Certainly it is fail' to say that the two concerns practically divided the market for "Clar'k's thread" between them. The business was 80 arranged and systematized that there was no clashing. For some time prior to 1892 the expression in question meant either the complainant's thread, or the "Mile-End" thread, but generally the complainant's. It seems to be tacitly admitted that if the complainant at the commencement of the action had the sole right to use the expression "Clark's thread," so that it had acquired a secondary meaning in connection with complainant's thread alone, that its use by the defeudant should be restrained. The argument is that this right is lost because the complainant did not possess it exclusively; that because the "Mile-End" Clarks have a right to use the expression all other Clarks have an equal right. The court does not so understand the law. ,The contrary is, it is thought, asserted by the following authorities: Newman v. Alvord, 51 N. Y.189, 195; William Rogers Manuf'g Co. v. Rogers & Spurr Manuf'g Co., 11 Fed. 495; Croft v. Day, 7 Beav. 88. It is true that these cases are not precisely similar, on the facts, to the case at bar. No two cases are alike. It is always possible to distinguish. The effort, however, in these and similar cases is to arrive at justice. The broad principle underlying them all is that property shall be protected from unlawful assaults. That where a party has for long years advertised his goods by a certain name so that they are distinguished in the market by that name the court will not permit a newcomer, 'by assuming that name, to destroy or impair an established business even though others may have acquired the right to use the name legitimately. A., who has a right to a trade name, may prevent C., who has no right, -from using it even though B., who has an equaIright with A., does not object to the use by C. One who has an interest in the preserve can without the co-operation of his cotenant, punish the common poacher. It follows that the complainant is entitled to a decree for an injunction restraining the defendant from using the word "Clark," or "Clark's" in connection with the thread manufactured by "The William Clark Company." Of course the court does not intend to intimate that the defendant may not use the corporate name of said company in any way he may desire, provided it is not printed in such a manner as to be a practical violation of the injunction against the use of the word "Clark." The letters N. E. W. are chiefly mischievous in connection with the word "Clark's"; their use at this time need not be restrained. As the complainant has succeeded only in part it should not recover costs.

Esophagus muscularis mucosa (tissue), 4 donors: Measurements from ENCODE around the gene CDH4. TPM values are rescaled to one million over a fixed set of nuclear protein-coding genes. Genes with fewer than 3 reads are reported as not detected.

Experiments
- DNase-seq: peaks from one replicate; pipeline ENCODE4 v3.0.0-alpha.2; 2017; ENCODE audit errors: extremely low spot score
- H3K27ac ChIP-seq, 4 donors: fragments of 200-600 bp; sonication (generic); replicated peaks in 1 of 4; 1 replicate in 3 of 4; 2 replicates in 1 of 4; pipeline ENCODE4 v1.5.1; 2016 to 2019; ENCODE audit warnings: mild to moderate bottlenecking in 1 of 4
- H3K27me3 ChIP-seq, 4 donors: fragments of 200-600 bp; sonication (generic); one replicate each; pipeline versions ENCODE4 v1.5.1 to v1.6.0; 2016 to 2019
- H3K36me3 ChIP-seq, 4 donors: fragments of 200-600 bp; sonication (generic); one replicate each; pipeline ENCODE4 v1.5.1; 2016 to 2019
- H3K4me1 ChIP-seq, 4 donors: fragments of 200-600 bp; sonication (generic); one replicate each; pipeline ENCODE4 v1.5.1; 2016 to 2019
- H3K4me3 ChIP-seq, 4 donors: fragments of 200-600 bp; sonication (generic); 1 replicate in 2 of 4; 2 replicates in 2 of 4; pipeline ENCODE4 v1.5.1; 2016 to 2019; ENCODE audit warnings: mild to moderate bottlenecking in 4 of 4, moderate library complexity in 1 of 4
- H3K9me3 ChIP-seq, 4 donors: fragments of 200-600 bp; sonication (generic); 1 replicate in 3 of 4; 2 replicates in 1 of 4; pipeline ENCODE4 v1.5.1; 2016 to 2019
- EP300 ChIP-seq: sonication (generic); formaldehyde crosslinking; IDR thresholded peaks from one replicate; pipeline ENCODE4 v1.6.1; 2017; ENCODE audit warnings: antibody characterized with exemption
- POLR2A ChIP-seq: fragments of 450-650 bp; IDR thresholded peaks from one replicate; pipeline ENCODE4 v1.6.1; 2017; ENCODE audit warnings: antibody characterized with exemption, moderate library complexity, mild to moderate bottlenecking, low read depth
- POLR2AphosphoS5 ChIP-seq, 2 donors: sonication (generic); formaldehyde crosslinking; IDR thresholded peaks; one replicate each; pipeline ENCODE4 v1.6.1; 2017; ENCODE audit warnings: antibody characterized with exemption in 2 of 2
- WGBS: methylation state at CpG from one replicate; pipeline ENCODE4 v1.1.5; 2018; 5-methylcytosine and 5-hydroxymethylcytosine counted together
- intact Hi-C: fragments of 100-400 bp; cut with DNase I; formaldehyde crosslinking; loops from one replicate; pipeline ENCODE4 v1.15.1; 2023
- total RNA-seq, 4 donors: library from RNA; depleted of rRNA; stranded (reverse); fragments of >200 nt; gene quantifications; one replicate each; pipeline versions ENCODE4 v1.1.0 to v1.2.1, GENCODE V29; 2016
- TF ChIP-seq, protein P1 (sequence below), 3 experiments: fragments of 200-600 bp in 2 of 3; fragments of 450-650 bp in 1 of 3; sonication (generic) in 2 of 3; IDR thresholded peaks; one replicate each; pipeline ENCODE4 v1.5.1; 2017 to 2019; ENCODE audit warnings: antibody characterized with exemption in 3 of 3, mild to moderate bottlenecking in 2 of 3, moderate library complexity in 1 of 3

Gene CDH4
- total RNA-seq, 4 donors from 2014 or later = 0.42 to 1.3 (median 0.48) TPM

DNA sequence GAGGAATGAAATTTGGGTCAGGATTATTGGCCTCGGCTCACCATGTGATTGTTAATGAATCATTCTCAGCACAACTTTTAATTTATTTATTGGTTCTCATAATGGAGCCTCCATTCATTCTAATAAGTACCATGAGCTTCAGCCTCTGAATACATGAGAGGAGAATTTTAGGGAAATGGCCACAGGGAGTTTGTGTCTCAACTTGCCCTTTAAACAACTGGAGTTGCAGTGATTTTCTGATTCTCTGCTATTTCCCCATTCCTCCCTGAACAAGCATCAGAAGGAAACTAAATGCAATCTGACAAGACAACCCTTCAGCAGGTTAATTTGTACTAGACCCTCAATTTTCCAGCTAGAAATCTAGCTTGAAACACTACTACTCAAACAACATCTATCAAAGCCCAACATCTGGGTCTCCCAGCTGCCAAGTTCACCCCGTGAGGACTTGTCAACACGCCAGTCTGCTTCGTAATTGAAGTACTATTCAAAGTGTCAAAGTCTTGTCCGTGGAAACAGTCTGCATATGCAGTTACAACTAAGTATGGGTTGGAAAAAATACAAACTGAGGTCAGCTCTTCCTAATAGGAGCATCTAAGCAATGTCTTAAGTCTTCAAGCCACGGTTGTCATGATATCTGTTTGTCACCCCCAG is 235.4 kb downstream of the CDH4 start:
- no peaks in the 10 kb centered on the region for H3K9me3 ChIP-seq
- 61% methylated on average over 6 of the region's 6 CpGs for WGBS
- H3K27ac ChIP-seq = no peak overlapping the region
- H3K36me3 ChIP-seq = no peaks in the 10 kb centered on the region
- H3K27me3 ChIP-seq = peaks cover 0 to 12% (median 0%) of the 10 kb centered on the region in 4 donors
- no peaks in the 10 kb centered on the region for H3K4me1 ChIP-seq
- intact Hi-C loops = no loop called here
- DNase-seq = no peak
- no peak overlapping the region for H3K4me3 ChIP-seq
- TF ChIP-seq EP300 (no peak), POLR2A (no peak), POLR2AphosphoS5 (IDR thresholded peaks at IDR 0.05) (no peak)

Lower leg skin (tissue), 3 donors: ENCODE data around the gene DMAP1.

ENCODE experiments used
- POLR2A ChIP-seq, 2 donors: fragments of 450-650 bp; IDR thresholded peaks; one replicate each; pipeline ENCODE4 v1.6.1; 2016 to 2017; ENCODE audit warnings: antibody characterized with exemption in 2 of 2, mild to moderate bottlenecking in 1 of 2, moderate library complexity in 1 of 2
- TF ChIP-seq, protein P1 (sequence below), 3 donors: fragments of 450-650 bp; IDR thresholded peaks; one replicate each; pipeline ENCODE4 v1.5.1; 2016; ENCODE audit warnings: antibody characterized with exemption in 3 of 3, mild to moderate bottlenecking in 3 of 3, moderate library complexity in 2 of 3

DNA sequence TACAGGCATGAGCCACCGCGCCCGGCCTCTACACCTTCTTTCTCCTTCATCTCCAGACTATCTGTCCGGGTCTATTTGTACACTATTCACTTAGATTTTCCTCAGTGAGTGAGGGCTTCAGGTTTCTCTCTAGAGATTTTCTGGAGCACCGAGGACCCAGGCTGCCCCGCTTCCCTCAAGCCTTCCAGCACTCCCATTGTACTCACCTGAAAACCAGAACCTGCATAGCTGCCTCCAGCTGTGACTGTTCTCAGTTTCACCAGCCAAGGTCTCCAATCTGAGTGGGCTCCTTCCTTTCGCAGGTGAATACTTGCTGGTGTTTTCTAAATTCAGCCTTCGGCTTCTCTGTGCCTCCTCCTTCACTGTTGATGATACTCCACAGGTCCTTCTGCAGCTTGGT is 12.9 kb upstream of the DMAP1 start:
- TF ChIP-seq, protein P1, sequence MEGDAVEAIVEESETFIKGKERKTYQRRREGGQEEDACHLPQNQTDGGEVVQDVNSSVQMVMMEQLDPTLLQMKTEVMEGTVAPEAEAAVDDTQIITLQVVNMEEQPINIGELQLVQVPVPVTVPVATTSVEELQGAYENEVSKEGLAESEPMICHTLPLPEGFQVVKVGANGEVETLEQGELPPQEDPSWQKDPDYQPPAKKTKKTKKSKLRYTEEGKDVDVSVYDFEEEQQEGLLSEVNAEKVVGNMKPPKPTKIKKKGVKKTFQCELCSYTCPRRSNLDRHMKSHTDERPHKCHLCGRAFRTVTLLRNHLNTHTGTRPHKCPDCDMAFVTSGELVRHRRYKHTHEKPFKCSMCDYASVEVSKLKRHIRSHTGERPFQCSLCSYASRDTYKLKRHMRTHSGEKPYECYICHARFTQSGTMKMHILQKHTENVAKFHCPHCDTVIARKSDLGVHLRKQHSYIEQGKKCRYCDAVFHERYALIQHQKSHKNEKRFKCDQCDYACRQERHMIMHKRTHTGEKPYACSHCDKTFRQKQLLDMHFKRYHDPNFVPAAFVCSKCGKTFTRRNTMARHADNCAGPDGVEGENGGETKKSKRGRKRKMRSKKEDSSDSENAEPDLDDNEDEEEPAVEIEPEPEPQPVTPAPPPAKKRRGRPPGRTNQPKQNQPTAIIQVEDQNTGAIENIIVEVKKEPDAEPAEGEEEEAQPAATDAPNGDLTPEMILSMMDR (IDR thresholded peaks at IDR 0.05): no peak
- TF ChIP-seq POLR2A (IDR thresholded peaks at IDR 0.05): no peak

HARPER et al. v. RANOUS. (CirCUit Court, S. D. New York. May 7, 1895.)
Under the act of March 3, 1891, amending Rev. St. § 4952, so as to give to authors or their assigns the exclusive right to dramatize and tra::;.slate their copyrighted works, the owner of the copyright of a novel is entitled
OLIVER DITSONCO. 11. LITTLETON.
to an injunction against the public production ot a play or drama which presents characters,plot, incidents, dramatic situations, and dialogues appropriated from the novel.
.. SAME-NAME OF NOVEL.
The owner of the copyright ot the novel "Trilby" is not entitled to protection against the use of that name in connection with a dramatic composition which does not present any scenes, plot, or dialogue Imitated or adapted from the novel; for it is the name in connection with tbe novel, and not the name alone, which the copyright protects.
This was a suit by John W. Harper and others against William V. Ranous for infringement of the copyright of the novel "Trilby." Complainants moved for a preliminary injunction. A. J. Dittenhoefer and George L. Rives, for complainant& John J. Thomasson, for defendant LACOMBE, Circuit Judge. The act of March 3, 1891 (26 Stat 1106), amends section 4952 of the United States Revised Statues so that it now contains this provision: "Authors or their assigns shall have the exclusive right to dramatize and translate all of their works for which copyright shall have been obtained under the laws of the United States." Oomplainants' title to the copyright of the novel "TrilbY," as set forth in the bill, is not seriously disputed; and the affidavits show quite plainly that defendant's drama or play called "Trilby" presents characters, plot, incidents, dramatic situations, and dialogue appropriated from the novel thus copyrighted. Complainants may take an injunction pendente lite restraining the defendant, his agents and servants, from producing or publicly performing any play or drama presenting the scenes, incidents, plot, or dialogue of the said novel, "Trilby," or any substantial part thereof, or any simulated or colorable imitation or adaptation thereof. The application, however, for an injunction against the mere use of the name "Trilby" as the title of any dramatic composition which does not present such scenes, incidents, plot, or dialogue, or simulated or colorable imitation or adaptation thereof, is denied. It is the name in connection with the novel, not the name alone, whioh the copyright law proteoa.
OLIVER DITSON 00. v. LITTLETON et aL (Oircult Court of Appeals, First Circuit. April 25, 1895.)
CoPYRIGHT-MUSICAL COMPOSITIONS-MANUFACTURE IN UNITED STATES.
The proviso in section S of the copyright act of March S, 1891, that "in the case ot.a book, photograph, chromo, or lithograph," the two copies requlred to be delivered to the llbrarian ot. congress shall be manufactured in this country, does not include nlere musical compositions though. publlshed In book t.orm, or made by llthographlc process. 62 Fed. 597, a1Iirmed.
Appeal from the Oircuit Court of the United States tor the District of Massachusetts.